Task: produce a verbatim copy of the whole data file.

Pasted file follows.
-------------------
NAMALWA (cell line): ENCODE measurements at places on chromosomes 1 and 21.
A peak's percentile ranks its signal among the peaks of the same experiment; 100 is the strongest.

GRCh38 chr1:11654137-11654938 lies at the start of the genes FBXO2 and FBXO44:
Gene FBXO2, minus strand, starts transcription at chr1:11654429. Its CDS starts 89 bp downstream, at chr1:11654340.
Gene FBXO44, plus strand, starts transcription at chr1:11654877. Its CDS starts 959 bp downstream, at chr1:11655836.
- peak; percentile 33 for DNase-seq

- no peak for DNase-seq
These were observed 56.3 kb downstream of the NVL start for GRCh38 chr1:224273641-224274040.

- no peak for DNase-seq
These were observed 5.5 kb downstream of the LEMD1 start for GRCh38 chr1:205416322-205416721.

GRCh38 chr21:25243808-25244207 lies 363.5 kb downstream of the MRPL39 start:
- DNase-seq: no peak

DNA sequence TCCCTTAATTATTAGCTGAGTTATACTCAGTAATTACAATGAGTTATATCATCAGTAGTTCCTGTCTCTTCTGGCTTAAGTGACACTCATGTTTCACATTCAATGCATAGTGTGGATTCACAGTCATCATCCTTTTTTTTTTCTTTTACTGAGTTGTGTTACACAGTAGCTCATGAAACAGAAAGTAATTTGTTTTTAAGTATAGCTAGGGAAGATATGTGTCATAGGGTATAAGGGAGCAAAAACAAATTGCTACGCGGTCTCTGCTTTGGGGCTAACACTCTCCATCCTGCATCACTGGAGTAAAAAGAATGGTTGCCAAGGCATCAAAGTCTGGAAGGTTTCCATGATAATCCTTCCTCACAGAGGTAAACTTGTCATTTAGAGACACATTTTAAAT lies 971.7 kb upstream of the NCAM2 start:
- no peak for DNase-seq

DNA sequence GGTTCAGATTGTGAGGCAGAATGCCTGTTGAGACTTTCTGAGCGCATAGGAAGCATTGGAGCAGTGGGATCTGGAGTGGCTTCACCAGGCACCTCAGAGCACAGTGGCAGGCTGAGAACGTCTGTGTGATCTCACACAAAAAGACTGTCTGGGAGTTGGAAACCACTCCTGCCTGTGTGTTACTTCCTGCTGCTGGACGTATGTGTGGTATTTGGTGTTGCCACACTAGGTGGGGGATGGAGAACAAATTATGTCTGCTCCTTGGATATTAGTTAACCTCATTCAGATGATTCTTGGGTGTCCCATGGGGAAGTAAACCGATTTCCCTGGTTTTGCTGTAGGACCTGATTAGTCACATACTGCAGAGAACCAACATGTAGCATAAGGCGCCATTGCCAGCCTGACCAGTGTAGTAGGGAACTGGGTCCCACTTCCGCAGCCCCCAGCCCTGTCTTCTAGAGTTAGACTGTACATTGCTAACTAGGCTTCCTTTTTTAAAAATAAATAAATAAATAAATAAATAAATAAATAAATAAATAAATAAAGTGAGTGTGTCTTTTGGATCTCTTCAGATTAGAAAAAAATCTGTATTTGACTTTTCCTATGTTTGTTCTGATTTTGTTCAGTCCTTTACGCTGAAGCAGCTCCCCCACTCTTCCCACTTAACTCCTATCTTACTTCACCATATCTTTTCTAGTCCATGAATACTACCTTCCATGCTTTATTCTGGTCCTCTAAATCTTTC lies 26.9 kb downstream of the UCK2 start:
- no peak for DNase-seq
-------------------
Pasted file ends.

NAMALWA (cell line): ENCODE measurements at places on chromosomes 1 and 21.
A peak's percentile ranks its signal among the peaks of the same experiment; 100 is the strongest.

GRCh38 chr1:11654137-11654938 lies at the start of the genes FBXO2 and FBXO44:
Gene FBXO2, minus strand, starts transcription at chr1:11654429. Its CDS starts 89 bp downstream, at chr1:11654340.
Gene FBXO44, plus strand, starts transcription at chr1:11654877. Its CDS starts 959 bp downstream, at chr1:11655836.
- peak; percentile 33 for DNase-seq

- no peak for DNase-seq
These were observed 56.3 kb downstream of the NVL start for GRCh38 chr1:224273641-224274040.

- no peak for DNase-seq
These were observed 5.5 kb downstream of the LEMD1 start for GRCh38 chr1:205416322-205416721.

GRCh38 chr21:25243808-25244207 lies 363.5 kb downstream of the MRPL39 start:
- DNase-seq: no peak

DNA sequence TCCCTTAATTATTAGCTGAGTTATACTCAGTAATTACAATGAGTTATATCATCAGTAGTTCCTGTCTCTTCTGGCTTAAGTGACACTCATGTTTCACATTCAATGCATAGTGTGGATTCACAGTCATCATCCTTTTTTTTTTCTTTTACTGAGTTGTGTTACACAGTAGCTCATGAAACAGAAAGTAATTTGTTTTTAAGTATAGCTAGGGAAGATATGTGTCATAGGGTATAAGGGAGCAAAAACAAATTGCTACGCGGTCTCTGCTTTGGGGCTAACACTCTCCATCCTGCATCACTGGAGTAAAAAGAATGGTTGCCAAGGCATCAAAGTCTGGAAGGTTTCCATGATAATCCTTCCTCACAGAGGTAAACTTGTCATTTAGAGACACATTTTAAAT lies 971.7 kb upstream of the NCAM2 start:
- no peak for DNase-seq

DNA sequence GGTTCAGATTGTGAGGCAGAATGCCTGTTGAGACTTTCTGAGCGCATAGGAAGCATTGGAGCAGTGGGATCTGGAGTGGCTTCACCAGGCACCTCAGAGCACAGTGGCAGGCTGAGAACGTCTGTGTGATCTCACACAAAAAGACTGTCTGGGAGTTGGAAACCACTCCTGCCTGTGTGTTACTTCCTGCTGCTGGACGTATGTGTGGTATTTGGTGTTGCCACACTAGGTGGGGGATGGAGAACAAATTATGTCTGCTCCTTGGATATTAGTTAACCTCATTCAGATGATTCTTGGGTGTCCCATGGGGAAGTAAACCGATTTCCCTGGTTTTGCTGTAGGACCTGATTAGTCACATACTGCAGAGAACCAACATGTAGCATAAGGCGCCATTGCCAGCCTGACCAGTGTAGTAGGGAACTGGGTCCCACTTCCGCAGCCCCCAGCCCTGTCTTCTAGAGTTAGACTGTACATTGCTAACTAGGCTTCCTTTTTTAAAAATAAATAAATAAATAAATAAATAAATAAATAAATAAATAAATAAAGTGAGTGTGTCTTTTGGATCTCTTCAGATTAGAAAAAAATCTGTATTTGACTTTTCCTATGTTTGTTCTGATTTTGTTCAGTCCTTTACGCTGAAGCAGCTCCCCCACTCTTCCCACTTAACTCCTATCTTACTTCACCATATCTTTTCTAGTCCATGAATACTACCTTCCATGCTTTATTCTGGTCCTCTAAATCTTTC lies 26.9 kb downstream of the UCK2 start:
- no peak for DNase-seq